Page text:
• Use x-aws-vpc as a top-level element in your Compose file to set the ARN of a VPC when deploying a Compose application.

  • Use x-aws-loadbalancer as a top-level element in your Compose file to set the ARN of an existing LoadBalancer.

The latter can be used for those who want to customize application exposure, typically to use an existing domain name for your application:

  1. Use the AWS web console or CLI to get your VPC and Subnets IDs. You can retrieve the default VPC ID and attached subnets using this AWS CLI commands:

    $ aws ec2 describe-vpcs --filters Name=isDefault,Values=true --query 'Vpcs[0].VpcId'
    $ aws ec2 describe-subnets --filters Name=vpc-id,Values=vpc-123456 --query 'Subnets[*].SubnetId'
  2. Use the AWS CLI to create your load balancer. The AWS Web Console can also be used but will require adding at least one listener, which we don't need here.

    $ aws elbv2 create-load-balancer --name myloadbalancer --type application --subnets "subnet-1234abcd" "subnet-6789ef00"
        "LoadBalancers": [
                "IpAddressType": "ipv4",
                "VpcId": "vpc-123456",
                "LoadBalancerArn": "arn:aws:elasticloadbalancing:us-east-1:1234567890:loadbalancer/app/myloadbalancer/123abcd456",
                "DNSName": "",
  3. To assign your application an existing domain name, you can configure your DNS with a CNAME entry pointing to the just-created load balancer's DNSName, reported as you created the load balancer.

  4. Use the load balancer ARN to set x-aws-loadbalancer in your compose file and deploy your application using docker compose up command.

Please note that Docker ECS integration won't be aware of this domain name, so docker compose ps command will report URLs with load balancer DNSName, not your own domain.

You can also use external: true inside a network definition in your Compose file for Docker Compose CLI to not create a Security Group, and set name with the ID of an existing Security Group you want to use for network connectivity between services:

    external: true
    name: "sg-1234acbd"

Local simulation

When you deploy your application on ECS, you may also rely on the additional AWS services. In such cases, your code must embed the AWS SDK and retrieve API credentials at runtime. AWS offers a credentials discovery mechanism which is fully implemented by the SDK, and relies on accessing a metadata service on a fixed IP address.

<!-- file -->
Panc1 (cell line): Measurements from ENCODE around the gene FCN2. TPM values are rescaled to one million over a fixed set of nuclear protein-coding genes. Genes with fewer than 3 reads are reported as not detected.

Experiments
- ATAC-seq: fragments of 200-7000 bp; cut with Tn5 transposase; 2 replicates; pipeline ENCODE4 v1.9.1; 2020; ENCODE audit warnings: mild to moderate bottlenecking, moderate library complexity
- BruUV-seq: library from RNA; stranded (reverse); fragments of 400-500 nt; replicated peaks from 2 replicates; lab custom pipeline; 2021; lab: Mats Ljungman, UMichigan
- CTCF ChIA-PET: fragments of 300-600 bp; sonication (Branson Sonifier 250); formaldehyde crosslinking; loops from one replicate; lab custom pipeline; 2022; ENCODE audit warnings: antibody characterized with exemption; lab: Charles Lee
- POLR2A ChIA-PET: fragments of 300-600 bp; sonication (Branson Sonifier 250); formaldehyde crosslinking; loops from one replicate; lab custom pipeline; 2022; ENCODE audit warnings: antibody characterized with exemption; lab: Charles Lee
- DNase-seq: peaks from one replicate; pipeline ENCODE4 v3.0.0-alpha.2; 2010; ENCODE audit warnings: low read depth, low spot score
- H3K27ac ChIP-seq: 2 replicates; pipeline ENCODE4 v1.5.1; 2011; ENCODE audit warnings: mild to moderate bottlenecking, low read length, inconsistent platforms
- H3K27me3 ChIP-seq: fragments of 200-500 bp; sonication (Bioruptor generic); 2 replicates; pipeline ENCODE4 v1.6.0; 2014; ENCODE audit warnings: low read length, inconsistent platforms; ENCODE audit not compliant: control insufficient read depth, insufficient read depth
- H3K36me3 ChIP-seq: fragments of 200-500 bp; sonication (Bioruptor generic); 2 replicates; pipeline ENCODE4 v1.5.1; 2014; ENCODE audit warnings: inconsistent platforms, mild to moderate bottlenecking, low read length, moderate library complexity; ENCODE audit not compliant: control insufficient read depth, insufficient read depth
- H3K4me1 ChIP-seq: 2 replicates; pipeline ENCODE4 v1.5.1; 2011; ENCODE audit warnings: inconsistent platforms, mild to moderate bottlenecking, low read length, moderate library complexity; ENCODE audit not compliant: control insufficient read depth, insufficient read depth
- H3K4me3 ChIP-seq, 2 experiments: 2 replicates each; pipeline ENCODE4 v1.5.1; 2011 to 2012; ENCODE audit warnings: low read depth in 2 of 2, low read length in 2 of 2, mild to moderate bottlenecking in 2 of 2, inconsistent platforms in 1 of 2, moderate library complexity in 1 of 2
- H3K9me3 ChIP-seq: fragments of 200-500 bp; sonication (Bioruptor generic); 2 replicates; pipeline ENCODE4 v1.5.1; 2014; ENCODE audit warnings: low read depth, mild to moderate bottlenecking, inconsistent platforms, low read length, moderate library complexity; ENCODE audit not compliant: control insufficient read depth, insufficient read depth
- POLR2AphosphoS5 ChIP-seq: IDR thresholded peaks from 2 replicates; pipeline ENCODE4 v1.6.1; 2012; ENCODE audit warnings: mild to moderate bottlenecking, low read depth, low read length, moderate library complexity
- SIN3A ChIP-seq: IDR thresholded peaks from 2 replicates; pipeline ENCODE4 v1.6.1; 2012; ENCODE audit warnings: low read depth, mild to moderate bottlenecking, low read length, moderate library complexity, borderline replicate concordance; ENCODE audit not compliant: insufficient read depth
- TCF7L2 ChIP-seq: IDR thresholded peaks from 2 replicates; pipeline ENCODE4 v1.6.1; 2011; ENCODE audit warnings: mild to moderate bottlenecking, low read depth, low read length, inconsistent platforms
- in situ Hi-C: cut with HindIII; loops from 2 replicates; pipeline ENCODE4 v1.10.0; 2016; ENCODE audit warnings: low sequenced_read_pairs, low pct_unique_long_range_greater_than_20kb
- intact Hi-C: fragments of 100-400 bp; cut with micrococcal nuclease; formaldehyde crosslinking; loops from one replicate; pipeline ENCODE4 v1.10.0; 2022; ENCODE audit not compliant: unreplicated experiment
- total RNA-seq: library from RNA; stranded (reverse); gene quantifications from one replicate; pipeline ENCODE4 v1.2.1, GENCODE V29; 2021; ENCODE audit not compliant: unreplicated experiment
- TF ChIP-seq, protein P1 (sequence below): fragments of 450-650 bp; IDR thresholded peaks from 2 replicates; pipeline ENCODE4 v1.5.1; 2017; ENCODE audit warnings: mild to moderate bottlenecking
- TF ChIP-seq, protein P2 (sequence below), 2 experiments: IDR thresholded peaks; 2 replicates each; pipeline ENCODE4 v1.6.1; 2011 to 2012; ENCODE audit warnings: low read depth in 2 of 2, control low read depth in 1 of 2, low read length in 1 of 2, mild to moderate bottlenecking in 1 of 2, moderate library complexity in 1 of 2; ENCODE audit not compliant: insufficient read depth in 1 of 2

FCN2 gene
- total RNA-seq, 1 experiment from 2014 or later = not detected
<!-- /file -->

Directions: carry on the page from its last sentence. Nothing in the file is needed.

Once you adopt this approach, running your application locally for testing or debug purposes can be difficult. Therefore, we have introduced an option on context creation to set the ecs-local context to maintain application portability between local workstation and the AWS cloud provider.

$ docker context create ecs --local-simulation ecsLocal
Successfully created ecs-local context "ecsLocal"

When you select a local simulation context, running the docker compose up command doesn't deploy your application on ECS. Therefore, you must run it locally, automatically adjusting your Compose application so it includes the ECS local endpointsopen_in_new. This allows the AWS SDK used by application code to access a local mock container as "AWS metadata API" and retrieve credentials from your own local .aws/credentials config file.

Install the Docker Compose CLI on Linux

The Docker Compose CLI adds support for running and managing containers on ECS.

Install Prerequisites

Docker 19.03 or later

Install script

You can install the new CLI using the install script:

$ curl -L | sh


What does the error this tool requires the "new ARN resource ID format" mean?

This error message means that your account requires the new ARN resource ID format for ECS. To learn more, see Migrating your Amazon ECS deployment to the new ARN and resource ID formatopen_in_new.


Thank you for trying out the Docker Compose CLI. Your feedback is very important to us. Let us know your feedback by creating an issue in the Compose CLIopen_in_new GitHub repository.